Prune Juice...


GREAT GRANDAD SHOUTY



In 2015, the former Chairman of Tottenham Hotspur, Alan Sugar, said of the Premier League's £5.1bn television deal that it was like prune juice - going in at one end and out of the other. Well, things haven't changed, have they?

The report that Manchester City have churned out £65m for the Benfica centre half, Ruben Dias, beggars belief. You could put it another way. When former Prime Minister James Callaghan returned from an overseas trip in 1979 to be confronted by rubbish piling up in the streets, he reportedly said 'Crisis? What Crisis?' And you may think that's the message from most boardrooms in the bog-standard Premier League.


The transfer system was always justified by the former Secretary of the Football League, Alan Hardaker, on the grounds that it allowed money to circulate throughout the game and provide a lifeline to smaller clubs like Pools. In other words, it was a classic case of free market economics where there was a trickle down from the rich to the poor. Sadly, that doesn't apply these days, when most of the big money transfers are for overseas players (with benefits to agents) so the money doesn't stay in the English game.
"It is, of course, in the EFL and the National League that we have the genuine crisis."

It is, of course, in the EFL and the National League that we have the genuine crisis. At this time last year, Poolies were speculating as to how we'd started and what prospects lay in wait. It's in the EFL and NL where directors and players are on tenterhooks. Ok, it seems that the EFL will get some sort of a bail-out from the Premier League, but that won't last long if restrictions run through till the end of March. Its not a good future. As the Harrogate Town manager Simon Weaver told the Daily Mirror, "Clubs like ours rely on fans. We had to take wage cuts and furlough people, but it papered over the cracks. Clubs are on a cliff edge'.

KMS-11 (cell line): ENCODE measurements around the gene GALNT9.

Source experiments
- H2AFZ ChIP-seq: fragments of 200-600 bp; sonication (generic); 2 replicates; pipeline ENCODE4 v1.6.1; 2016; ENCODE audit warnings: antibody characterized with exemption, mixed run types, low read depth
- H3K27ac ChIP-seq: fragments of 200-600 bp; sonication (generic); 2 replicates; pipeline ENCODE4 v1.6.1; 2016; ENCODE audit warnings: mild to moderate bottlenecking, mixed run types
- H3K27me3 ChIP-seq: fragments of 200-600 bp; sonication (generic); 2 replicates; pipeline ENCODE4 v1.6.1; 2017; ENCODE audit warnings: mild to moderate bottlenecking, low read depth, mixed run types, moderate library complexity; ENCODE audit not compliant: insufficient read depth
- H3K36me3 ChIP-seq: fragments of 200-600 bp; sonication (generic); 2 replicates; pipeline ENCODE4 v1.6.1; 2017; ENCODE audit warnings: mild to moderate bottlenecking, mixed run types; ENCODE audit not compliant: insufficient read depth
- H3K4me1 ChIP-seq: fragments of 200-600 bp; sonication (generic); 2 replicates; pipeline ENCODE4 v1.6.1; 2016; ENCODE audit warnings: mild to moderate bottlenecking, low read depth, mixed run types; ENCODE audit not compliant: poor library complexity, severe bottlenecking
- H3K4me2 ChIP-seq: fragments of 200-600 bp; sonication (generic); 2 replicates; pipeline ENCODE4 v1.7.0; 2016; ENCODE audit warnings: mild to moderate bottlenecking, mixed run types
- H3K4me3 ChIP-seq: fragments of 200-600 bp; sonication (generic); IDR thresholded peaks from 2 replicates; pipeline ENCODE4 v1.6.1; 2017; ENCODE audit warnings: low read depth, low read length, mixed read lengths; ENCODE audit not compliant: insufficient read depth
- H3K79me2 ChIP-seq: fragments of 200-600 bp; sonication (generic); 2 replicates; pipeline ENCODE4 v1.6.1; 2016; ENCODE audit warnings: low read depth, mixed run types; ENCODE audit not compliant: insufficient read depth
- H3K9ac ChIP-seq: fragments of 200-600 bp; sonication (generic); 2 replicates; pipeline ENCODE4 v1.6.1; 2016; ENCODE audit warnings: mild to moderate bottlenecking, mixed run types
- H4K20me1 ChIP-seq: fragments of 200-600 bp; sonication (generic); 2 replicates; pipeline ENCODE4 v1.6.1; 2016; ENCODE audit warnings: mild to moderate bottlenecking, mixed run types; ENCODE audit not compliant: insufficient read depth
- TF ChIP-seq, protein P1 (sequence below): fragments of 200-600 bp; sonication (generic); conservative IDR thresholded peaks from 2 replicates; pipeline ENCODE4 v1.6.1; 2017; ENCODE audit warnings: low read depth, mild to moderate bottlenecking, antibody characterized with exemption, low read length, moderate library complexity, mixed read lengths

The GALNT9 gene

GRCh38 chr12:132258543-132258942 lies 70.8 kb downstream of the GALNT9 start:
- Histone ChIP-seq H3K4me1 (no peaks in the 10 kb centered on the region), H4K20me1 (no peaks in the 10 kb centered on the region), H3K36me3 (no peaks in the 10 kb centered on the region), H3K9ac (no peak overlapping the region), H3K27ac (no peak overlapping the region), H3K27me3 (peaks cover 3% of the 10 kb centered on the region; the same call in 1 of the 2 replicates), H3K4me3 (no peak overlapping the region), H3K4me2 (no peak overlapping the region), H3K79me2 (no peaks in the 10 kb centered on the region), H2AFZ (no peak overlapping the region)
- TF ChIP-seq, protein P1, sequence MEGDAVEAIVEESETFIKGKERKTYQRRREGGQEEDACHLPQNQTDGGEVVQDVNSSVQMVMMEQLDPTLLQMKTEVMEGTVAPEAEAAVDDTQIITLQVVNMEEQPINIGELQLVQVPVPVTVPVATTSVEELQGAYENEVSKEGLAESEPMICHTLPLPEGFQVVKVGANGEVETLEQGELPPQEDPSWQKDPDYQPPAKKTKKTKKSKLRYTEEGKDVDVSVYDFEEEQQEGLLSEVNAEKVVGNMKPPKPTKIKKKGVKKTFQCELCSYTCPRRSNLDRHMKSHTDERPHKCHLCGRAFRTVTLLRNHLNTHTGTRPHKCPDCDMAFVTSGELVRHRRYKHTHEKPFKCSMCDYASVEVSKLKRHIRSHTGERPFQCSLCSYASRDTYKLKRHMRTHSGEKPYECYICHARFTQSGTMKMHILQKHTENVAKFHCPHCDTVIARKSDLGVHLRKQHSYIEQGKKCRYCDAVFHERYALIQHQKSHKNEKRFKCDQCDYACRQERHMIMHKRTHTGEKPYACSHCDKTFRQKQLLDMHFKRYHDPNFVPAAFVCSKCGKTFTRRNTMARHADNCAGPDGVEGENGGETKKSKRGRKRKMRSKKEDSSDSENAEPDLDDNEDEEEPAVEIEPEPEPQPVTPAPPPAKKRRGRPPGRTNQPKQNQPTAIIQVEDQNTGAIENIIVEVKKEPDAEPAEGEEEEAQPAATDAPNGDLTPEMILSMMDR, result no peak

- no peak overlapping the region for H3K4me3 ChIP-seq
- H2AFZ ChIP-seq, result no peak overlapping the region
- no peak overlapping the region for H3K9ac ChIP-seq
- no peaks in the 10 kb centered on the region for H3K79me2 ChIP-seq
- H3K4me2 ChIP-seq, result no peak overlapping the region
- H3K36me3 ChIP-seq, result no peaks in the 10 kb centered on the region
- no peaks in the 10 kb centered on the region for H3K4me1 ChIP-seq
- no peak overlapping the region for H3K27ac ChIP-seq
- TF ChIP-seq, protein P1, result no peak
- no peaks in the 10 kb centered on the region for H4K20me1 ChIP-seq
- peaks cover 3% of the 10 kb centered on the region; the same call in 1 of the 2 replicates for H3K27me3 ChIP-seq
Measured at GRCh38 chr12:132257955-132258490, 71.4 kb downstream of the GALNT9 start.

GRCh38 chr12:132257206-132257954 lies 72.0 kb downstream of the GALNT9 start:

A player from Pools' first opponents, Aldershot Town, told the BBC website "The Premier League is in its own bubble, they are a million miles away from where we are and don't realise the financial situation that a lot of clubs lower down the league might be in."

So, when the season finally gets under way, it will mean a streaming of games and this won't bring in the same money which is generated through the turnstiles. However, we'll be able to see our new signings, of which there have been a number. Although pre-season friendlies have been against weaker teams, they did generate some interest and confidence. At least, there's been nothing to complain about.

Keep the faith!!!

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